The Wii’s success initially caught the attention of many third-party companies looking to share in the benefits, but Sony believes that they’re losing interest in the system. Rob Dyer, senior vice president of public relations at SCEA, spoke out on just why that is.
“What publishers have said is they’re not going to spend the resources on Wii,” Dyer said. “In my job, we compete against Microsoft and Nintendo, and we’re competing for resources. So when I walk into a publisher, I ask, ‘Where are you guys pushing your resources?’ In the past, it was ‘Look how hot the Wii is,’ or ‘Look how hot the DS is,’ and ‘We should put resources there.’ They did that and realized, ‘You know what, third-party product just doesn’t sell on that platform.'”
Dyer also talked about how Sony specifically benefits from this situation.
“So now they’re taking those resources, coming back to us and saying, ‘Sony we’re going to be able to provide you with that exclusive content,’ or ‘We’re going to put more engineers on it and figure out to maximize the Blu-ray and get more out of PS3.’ That’s what we’re seeing now,” Dyer said.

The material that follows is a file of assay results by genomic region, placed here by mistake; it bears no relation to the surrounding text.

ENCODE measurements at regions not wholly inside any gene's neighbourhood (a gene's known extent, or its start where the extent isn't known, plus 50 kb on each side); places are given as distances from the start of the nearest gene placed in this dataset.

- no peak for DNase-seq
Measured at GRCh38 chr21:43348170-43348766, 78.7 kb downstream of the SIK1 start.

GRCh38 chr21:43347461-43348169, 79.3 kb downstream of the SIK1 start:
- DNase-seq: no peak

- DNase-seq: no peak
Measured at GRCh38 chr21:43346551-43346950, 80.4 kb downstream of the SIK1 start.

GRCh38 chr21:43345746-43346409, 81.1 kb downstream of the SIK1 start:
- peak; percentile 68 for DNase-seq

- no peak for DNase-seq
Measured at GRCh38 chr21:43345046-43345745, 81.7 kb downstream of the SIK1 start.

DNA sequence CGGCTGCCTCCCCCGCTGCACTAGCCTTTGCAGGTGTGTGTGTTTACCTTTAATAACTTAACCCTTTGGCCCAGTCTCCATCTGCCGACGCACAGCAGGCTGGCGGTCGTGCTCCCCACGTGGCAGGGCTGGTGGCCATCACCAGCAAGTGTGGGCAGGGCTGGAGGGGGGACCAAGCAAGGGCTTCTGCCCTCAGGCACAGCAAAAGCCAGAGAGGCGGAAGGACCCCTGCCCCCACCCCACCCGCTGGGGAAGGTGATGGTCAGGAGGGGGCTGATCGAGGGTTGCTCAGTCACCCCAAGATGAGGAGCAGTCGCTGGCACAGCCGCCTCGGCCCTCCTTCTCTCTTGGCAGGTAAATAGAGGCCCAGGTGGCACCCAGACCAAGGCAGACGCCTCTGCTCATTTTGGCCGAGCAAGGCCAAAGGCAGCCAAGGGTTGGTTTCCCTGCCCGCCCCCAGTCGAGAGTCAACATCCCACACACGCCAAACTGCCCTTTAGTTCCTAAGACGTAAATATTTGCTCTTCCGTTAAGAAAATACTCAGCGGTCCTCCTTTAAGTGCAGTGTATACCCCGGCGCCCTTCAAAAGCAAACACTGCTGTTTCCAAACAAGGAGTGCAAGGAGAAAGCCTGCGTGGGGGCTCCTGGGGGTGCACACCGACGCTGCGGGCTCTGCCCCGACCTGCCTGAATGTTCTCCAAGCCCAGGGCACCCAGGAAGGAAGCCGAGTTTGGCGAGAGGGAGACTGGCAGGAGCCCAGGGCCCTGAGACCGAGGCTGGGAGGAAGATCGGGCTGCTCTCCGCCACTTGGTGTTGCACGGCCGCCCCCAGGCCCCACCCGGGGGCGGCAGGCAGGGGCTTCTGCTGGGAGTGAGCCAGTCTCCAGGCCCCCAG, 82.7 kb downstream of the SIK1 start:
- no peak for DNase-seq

“And I don’t even have to fight for their hearts and minds; I just show them the TRST (Toy Retail Sales Tracking) data with regards to how many top 10 titles are third-party titles on the Wii, or how many top 10 titles are third-party titles on the DS. Not many. It’s not a hard story to sell, and they get that,” Dyer stated. “Unless they’ve got a particular franchise that’s worked well on the Wii, you don’t see a lot of innovative new IP coming out on that platform.”
Not a lot of third-party support for the Wii? Why just in the next month the Wii is seeing third-party support in the way of Pony Friends 2, Hubert the Teddy Bear: Winter Games, and Pizza Delivery Boy. Although maybe that’s not the kind of third-party activity Sony is referencing.